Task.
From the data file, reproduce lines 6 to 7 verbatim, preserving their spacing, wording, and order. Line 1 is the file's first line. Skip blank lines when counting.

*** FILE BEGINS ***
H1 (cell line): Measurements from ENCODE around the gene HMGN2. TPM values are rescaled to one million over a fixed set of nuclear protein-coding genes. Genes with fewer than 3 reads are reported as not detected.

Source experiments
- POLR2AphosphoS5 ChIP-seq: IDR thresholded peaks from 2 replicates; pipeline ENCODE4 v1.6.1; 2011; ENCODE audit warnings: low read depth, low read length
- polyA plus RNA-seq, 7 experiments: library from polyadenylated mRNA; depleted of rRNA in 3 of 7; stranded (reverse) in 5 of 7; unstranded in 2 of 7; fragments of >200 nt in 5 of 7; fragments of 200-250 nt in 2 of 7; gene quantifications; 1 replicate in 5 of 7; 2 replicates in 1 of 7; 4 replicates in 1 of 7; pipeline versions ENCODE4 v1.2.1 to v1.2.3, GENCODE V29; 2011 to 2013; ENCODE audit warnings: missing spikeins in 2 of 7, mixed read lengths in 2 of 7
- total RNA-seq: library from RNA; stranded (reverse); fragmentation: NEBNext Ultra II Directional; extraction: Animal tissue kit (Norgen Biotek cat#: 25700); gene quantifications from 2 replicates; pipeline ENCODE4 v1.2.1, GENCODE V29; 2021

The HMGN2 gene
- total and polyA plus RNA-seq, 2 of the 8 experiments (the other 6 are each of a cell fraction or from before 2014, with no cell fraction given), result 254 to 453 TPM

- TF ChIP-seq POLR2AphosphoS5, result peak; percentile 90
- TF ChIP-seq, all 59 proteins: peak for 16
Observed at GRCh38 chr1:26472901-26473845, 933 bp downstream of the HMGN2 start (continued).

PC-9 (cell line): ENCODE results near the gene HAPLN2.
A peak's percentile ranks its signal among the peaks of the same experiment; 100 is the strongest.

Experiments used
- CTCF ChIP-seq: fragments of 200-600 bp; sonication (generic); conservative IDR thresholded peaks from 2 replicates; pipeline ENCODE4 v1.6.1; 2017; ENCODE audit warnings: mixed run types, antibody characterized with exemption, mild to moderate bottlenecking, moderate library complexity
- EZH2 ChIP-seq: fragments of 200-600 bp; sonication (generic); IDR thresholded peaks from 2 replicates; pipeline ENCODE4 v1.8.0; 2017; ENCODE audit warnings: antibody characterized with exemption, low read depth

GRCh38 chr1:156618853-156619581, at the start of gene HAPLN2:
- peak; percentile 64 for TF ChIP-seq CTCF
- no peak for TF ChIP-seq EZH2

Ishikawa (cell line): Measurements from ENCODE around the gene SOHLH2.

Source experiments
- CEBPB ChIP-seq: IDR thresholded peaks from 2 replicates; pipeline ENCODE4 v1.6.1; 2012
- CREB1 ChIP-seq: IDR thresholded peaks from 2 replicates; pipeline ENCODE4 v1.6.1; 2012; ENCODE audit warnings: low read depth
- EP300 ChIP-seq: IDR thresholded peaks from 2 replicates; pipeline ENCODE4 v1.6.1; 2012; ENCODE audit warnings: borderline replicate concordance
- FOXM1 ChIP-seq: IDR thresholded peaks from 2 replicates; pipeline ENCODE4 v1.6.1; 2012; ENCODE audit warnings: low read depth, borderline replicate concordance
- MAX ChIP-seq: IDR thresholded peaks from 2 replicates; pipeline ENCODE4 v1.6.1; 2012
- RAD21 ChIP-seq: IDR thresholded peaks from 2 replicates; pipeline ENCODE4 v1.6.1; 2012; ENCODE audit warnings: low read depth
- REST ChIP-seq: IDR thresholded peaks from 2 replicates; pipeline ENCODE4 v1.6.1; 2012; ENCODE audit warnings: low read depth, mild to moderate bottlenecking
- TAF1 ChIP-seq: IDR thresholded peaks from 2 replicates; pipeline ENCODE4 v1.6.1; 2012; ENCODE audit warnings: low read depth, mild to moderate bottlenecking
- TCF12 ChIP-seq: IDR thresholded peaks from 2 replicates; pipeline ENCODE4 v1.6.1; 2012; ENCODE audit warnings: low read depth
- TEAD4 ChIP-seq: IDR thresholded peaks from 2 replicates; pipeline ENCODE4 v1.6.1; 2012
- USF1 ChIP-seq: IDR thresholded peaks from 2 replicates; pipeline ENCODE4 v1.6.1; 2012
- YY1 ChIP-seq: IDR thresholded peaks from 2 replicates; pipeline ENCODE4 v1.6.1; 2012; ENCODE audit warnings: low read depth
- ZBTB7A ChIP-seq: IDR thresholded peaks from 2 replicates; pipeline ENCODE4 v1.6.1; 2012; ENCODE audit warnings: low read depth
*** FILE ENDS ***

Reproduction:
The HMGN2 gene
- total and polyA plus RNA-seq, 2 of the 8 experiments (the other 6 are each of a cell fraction or from before 2014, with no cell fraction given), result 254 to 453 TPM